Trump’s Syria problem
Constant bombardment and decimation of Aleppo is a stark reminder of the horrors of Sarajevo. While Secretary Clinton was expected to take a harder line on Moscow, Tehran and Damascus’ total war campaign in Syria, President-elect Donald Trump potentially could now usher in a complete change of course from President Obama’s wobbly and feckless Syria policy. Trump inherits a crisis where there are no good options that are politically feasible.
With over half a million Syrians murdered and countless more displaced, President Assad has survived. Assad is tied to his masters in Moscow and Tehran and has succeeded in walking his tight rope of survival by exploiting internal fissures in his regime and the inherent tensions of his external patrons.
At present, there is no strong alternative to President Assad’s government in Syria beyond Daesh and Al-Nusra-held or dominated or marbleized areas. The remaining moderate Syrian military and political opposition is in no position, beyond in pockets of Syria’s borders, to build an alternative political force unless they received substantially more training and assistance, which there is no strong political will in the US or Europe for.
President Trump is left then with a poisoned chalice where both moral and politically feasible options are scarce. The average American voter is not wrapped up worried about democratic governance in Syria. The threat of Daesh and Al-Nusra using Syria and Iraq as a launching-point hangs more darkly in the American voter’s mind than the struggle for freedom in Syria. It would arguably have to take a political leader willing to risk his or her future to break through such a barrier.
A kingdom of rubble
While Trump has been criticized for his openness to work with Russia and potentially President Assad to address Daesh, this narrow counter-terrorism scope is arguably, the most politically palatable option he can take. However, a politically feasible route is not always a workable path.
While some may be lulled by the relative coherence of Damascus, President Assad in essence rules a “kingdom of rubble” buttressed by Russia and Iran, who are both using this foothold as an opportunity to recast and deepen their strategic positions in the heart of the Arab world.
Assad’s regime simply is a mere, battered, and riddled shell of what his government was on the eve of the protests in 2011. The state, his father, Hafiz Assad built, lays in ruins. His army lacks the capacity to effectively fight on its own and is severely underequipped. The regime held areas outside of Damascus are pockets of regime-aligned militias of various stripes and allegiances.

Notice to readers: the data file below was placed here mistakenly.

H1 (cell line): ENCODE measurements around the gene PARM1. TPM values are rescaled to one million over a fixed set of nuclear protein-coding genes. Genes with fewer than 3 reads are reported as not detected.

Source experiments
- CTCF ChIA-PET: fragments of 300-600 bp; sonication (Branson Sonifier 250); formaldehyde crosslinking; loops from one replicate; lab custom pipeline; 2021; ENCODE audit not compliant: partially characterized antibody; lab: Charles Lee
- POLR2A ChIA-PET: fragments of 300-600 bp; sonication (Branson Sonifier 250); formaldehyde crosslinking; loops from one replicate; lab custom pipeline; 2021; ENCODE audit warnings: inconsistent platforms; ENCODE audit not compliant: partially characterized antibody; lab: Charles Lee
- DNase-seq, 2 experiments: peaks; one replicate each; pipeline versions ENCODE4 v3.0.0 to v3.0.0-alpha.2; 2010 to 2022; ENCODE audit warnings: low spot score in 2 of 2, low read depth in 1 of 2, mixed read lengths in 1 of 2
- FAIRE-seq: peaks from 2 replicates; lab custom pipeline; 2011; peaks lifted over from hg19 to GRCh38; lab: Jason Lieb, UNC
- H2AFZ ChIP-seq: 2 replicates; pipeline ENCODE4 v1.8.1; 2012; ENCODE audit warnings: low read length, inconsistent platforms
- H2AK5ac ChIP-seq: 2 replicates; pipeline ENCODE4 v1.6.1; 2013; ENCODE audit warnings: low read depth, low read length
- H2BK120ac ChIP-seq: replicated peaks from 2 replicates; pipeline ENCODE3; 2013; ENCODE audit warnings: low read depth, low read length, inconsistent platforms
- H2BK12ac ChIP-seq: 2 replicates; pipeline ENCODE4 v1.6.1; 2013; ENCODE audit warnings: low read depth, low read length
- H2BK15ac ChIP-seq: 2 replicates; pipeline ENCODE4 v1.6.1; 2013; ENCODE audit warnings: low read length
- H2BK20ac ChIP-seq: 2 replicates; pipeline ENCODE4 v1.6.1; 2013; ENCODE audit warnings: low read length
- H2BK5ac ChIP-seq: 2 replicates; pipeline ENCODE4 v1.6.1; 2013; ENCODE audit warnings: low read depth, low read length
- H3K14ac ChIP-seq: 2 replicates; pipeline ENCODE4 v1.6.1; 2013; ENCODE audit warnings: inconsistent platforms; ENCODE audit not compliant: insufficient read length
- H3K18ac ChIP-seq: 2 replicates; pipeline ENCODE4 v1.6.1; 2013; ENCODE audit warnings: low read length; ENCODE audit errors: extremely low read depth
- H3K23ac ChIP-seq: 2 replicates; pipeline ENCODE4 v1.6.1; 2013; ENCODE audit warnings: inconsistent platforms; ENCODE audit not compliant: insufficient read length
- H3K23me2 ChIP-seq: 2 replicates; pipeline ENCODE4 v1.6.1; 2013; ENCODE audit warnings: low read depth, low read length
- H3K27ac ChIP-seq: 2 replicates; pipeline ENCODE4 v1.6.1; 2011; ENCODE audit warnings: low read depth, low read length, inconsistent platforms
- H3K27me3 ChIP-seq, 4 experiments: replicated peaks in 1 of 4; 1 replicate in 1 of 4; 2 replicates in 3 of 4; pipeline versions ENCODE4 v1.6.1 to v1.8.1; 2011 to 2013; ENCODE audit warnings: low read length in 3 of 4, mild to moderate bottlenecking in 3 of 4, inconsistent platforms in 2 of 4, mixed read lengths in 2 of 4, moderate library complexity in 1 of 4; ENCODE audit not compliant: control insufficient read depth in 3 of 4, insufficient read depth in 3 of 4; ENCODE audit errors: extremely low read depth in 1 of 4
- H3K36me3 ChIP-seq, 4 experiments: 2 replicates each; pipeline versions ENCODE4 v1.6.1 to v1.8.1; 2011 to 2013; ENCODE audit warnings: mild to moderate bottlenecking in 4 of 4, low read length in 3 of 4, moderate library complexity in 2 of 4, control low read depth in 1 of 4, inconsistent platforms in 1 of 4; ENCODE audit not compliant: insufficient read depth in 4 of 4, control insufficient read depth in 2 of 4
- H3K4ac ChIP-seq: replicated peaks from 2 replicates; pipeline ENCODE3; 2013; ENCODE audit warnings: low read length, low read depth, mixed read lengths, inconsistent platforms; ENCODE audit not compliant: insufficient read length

While the regime’s economic lifeline has come from states including India and China, Damascus lacks the treasury to rebuild and to deliver consistently basic services to its population. The idea that Damascus could resettle the millions of displaced refugees or offer any Syrians a secure, prosperous future is a far-flung fantasy.
America’s next long war?
This leaves then a difficult path forward. A “peace settlement” could be brokered with Russia (if Iran doesn’t seek to spoil it) and could actually, hold. It will be a violent peace with Russian and American military cooperation, with potentially NATO and GCC support, to roll back Daesh and Al-Nusra (hard though to see the GCC cooperating alongside Iran).
As challenging as that may even be to achieve, a President-elect Trump has the opportunity now to do so. The challenge then is can Washington and Moscow and its regional partners actually leave the “keys to the kingdom” to President Assad?
The Syrian president has persevered in keeping his regime viable in total war, but when the fighting stops everything will likely have to change for things to remain the same. The tight rope may go slack and become frankly, inevitably, a noose for Assad. Even if he does survive, it is unclear whether he could build anything from rubble.
Washington and Moscow then are left with a deepening challenge. If there is no actual partner on the ground, then who is responsible for ensuring stability in Syria so that groups such as Daesh and Al-Nusra don’t thrive? A narrow counter-terrorism mission could end up being another long war in the Middle East.
• Andrew J. Bowen, Ph.D. is a visiting scholar at the American Enterprise Institute.